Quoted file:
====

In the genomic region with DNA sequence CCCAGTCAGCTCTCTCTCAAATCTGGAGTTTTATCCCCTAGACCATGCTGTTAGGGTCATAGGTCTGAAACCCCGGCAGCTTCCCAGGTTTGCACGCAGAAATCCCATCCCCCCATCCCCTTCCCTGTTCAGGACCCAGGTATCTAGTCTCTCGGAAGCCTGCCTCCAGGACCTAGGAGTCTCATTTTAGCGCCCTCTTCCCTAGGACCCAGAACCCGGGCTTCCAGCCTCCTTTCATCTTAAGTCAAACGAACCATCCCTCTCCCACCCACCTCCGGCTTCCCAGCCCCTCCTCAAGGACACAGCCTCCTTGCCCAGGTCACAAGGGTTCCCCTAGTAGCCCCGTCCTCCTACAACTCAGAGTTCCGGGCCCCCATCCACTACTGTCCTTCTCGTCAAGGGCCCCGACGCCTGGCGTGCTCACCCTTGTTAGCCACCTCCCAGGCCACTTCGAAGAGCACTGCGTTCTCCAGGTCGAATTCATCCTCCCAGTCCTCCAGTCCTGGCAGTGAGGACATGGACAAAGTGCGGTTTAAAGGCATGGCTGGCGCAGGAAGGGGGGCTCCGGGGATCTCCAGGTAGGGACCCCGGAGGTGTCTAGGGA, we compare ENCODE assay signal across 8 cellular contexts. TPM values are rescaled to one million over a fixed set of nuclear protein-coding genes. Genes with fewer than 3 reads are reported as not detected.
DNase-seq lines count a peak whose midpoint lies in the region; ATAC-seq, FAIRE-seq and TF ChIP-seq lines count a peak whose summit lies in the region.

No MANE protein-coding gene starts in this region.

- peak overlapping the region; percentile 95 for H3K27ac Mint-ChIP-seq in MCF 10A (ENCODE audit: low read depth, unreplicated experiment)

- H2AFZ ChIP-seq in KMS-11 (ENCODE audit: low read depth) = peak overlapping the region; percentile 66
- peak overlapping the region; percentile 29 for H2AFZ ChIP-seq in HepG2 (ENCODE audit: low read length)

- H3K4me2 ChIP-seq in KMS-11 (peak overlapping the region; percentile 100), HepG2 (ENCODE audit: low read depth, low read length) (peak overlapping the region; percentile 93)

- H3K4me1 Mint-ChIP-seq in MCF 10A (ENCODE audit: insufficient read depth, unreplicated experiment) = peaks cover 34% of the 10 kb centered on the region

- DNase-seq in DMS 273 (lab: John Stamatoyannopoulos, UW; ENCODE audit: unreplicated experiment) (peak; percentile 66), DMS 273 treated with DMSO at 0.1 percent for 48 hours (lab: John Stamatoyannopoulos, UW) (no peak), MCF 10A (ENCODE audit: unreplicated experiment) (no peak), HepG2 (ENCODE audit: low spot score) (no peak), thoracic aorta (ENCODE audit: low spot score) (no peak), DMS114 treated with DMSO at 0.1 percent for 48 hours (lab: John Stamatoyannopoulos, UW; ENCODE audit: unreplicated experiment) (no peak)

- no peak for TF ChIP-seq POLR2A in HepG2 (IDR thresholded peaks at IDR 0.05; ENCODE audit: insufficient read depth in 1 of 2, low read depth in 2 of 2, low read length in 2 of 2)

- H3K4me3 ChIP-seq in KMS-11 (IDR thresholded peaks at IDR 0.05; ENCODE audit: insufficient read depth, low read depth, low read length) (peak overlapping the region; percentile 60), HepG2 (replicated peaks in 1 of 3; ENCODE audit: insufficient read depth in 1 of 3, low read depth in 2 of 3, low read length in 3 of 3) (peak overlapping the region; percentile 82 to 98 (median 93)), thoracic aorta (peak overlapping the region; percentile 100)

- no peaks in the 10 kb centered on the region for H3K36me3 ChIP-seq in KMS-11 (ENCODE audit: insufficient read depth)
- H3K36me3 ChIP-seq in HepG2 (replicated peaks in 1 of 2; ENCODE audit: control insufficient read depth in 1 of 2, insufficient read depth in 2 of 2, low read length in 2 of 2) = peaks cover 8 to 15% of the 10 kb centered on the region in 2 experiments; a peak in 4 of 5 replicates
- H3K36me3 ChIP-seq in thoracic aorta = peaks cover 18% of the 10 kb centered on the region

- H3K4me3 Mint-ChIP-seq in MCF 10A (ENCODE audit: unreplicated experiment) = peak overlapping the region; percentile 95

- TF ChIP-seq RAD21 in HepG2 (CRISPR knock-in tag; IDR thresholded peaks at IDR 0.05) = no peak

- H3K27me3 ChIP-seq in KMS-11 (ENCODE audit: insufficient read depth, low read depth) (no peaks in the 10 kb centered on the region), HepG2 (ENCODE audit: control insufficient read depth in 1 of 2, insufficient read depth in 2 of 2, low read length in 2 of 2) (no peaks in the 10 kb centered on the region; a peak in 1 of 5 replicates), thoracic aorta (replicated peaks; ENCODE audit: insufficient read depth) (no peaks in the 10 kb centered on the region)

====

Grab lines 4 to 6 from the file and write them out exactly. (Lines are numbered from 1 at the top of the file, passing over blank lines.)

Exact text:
- peak overlapping the region; percentile 95 for H3K27ac Mint-ChIP-seq in MCF 10A (ENCODE audit: low read depth, unreplicated experiment)

- H2AFZ ChIP-seq in KMS-11 (ENCODE audit: low read depth) = peak overlapping the region; percentile 66
- peak overlapping the region; percentile 29 for H2AFZ ChIP-seq in HepG2 (ENCODE audit: low read length)